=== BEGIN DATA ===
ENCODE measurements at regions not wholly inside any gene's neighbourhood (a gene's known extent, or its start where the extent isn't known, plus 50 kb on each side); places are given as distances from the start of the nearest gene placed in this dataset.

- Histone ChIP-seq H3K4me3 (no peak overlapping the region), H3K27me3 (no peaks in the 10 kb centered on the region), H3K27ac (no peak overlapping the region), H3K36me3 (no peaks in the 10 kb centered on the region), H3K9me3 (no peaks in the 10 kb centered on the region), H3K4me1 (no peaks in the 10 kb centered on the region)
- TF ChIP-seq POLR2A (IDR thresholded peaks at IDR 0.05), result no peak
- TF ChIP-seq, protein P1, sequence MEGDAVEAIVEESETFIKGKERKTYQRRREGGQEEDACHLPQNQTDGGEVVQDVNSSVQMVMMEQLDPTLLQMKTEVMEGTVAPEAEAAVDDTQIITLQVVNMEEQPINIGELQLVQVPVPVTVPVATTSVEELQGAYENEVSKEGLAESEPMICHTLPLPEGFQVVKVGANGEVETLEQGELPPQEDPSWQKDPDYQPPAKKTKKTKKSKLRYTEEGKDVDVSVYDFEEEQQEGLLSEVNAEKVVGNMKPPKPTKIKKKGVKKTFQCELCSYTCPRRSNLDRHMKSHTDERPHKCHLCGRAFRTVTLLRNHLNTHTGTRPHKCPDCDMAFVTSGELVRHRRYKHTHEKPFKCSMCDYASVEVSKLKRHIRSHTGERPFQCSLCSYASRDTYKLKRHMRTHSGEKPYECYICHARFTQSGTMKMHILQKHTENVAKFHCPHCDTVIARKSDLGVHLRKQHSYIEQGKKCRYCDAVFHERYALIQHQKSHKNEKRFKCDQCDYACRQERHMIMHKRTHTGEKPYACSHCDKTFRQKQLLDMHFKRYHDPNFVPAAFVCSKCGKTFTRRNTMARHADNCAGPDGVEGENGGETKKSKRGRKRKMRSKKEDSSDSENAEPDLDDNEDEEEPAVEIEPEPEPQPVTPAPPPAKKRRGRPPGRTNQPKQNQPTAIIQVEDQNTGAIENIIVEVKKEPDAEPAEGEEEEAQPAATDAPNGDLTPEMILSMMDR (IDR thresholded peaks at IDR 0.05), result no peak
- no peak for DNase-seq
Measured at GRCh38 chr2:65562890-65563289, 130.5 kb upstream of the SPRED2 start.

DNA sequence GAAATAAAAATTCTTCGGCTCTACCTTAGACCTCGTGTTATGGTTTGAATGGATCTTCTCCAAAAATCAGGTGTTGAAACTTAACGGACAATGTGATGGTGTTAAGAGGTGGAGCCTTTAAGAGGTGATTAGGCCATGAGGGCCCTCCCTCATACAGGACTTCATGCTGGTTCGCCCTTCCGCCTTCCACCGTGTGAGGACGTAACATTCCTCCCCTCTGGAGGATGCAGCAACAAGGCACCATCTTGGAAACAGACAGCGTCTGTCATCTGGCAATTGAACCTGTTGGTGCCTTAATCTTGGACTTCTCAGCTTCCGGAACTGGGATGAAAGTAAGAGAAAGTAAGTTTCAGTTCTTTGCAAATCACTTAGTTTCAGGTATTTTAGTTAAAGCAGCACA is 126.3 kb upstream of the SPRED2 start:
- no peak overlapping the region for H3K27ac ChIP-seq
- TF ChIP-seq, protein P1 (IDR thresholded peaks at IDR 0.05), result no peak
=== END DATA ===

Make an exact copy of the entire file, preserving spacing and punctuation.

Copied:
ENCODE measurements at regions not wholly inside any gene's neighbourhood (a gene's known extent, or its start where the extent isn't known, plus 50 kb on each side); places are given as distances from the start of the nearest gene placed in this dataset.

- Histone ChIP-seq H3K4me3 (no peak overlapping the region), H3K27me3 (no peaks in the 10 kb centered on the region), H3K27ac (no peak overlapping the region), H3K36me3 (no peaks in the 10 kb centered on the region), H3K9me3 (no peaks in the 10 kb centered on the region), H3K4me1 (no peaks in the 10 kb centered on the region)
- TF ChIP-seq POLR2A (IDR thresholded peaks at IDR 0.05), result no peak
- TF ChIP-seq, protein P1, sequence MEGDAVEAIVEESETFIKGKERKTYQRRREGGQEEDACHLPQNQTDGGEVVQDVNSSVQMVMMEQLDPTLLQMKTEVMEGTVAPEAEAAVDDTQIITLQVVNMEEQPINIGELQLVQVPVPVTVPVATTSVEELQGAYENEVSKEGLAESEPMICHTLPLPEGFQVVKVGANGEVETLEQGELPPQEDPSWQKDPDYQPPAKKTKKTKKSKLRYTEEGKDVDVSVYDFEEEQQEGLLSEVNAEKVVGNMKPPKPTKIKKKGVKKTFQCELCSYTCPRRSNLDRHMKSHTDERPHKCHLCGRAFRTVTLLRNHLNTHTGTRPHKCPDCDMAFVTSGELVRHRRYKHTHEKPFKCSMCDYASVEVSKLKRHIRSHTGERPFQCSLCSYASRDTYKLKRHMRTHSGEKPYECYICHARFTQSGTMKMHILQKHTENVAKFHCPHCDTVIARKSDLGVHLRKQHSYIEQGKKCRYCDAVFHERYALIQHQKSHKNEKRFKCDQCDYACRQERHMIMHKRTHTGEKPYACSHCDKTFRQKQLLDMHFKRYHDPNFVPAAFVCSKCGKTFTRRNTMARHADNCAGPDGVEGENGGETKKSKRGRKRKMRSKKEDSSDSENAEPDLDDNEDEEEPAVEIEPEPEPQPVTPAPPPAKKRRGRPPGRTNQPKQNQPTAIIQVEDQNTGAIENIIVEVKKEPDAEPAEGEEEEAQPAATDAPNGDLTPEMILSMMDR (IDR thresholded peaks at IDR 0.05), result no peak
- no peak for DNase-seq
Measured at GRCh38 chr2:65562890-65563289, 130.5 kb upstream of the SPRED2 start.

DNA sequence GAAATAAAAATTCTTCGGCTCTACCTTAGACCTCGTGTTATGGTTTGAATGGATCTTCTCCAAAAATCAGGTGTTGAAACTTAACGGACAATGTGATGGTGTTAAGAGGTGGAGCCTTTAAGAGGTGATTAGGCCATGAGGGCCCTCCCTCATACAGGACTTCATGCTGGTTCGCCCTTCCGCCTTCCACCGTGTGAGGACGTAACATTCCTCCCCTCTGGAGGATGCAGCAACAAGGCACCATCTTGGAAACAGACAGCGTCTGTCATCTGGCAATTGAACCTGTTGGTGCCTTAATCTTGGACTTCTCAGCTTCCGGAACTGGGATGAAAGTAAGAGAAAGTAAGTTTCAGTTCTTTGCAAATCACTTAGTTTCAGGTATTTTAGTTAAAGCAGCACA is 126.3 kb upstream of the SPRED2 start:
- no peak overlapping the region for H3K27ac ChIP-seq
- TF ChIP-seq, protein P1 (IDR thresholded peaks at IDR 0.05), result no peak